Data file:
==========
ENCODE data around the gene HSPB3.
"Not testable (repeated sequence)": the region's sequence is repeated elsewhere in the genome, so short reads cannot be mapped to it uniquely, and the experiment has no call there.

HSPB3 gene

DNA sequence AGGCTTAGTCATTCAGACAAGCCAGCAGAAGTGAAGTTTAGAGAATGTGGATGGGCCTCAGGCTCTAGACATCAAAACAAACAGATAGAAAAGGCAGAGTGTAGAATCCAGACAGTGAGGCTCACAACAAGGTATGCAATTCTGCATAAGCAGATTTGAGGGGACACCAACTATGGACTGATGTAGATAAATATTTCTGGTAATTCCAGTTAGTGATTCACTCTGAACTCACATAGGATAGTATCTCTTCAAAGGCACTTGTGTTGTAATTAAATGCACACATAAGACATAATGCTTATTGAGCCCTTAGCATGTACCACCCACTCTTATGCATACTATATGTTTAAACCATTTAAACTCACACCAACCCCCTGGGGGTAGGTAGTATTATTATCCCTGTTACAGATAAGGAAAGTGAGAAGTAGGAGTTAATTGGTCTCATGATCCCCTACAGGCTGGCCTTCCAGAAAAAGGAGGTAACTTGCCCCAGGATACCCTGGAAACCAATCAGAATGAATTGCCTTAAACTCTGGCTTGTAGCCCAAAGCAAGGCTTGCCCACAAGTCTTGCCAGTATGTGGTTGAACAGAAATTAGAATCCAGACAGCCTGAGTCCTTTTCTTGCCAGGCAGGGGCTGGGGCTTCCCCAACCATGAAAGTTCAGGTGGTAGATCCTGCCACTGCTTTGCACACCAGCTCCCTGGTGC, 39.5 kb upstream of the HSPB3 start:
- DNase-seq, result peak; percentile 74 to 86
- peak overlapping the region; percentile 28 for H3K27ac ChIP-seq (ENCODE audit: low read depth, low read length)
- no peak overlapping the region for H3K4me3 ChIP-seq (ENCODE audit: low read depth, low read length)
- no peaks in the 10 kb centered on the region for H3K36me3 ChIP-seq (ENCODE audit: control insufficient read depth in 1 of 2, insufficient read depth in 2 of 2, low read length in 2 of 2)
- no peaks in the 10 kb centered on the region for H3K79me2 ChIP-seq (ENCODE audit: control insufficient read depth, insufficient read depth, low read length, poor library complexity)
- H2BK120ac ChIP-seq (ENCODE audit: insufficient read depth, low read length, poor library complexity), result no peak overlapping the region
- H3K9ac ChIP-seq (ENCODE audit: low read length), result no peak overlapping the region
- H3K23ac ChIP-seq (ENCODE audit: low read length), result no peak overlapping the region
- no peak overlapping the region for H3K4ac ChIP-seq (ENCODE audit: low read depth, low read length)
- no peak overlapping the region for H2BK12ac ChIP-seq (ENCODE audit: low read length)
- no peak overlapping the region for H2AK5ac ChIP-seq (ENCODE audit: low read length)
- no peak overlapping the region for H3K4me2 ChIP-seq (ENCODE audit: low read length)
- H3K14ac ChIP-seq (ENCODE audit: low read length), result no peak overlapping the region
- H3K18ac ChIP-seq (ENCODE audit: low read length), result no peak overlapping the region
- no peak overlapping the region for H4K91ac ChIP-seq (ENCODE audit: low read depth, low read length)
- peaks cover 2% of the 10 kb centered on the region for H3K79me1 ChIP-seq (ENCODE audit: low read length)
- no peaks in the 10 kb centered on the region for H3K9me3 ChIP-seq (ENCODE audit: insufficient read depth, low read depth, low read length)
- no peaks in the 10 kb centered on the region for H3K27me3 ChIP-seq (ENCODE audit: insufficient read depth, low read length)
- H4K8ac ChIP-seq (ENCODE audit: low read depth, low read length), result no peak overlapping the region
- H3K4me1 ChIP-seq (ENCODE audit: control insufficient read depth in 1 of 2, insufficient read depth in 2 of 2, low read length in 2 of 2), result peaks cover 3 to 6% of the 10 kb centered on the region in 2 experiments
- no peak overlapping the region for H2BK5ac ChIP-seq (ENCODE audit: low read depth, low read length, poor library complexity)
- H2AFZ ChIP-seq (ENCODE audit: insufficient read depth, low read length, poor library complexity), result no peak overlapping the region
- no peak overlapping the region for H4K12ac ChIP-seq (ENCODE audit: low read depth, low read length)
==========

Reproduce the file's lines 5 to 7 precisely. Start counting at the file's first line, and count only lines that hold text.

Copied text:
- DNase-seq, result peak; percentile 74 to 86
- peak overlapping the region; percentile 28 for H3K27ac ChIP-seq (ENCODE audit: low read depth, low read length)
- no peak overlapping the region for H3K4me3 ChIP-seq (ENCODE audit: low read depth, low read length)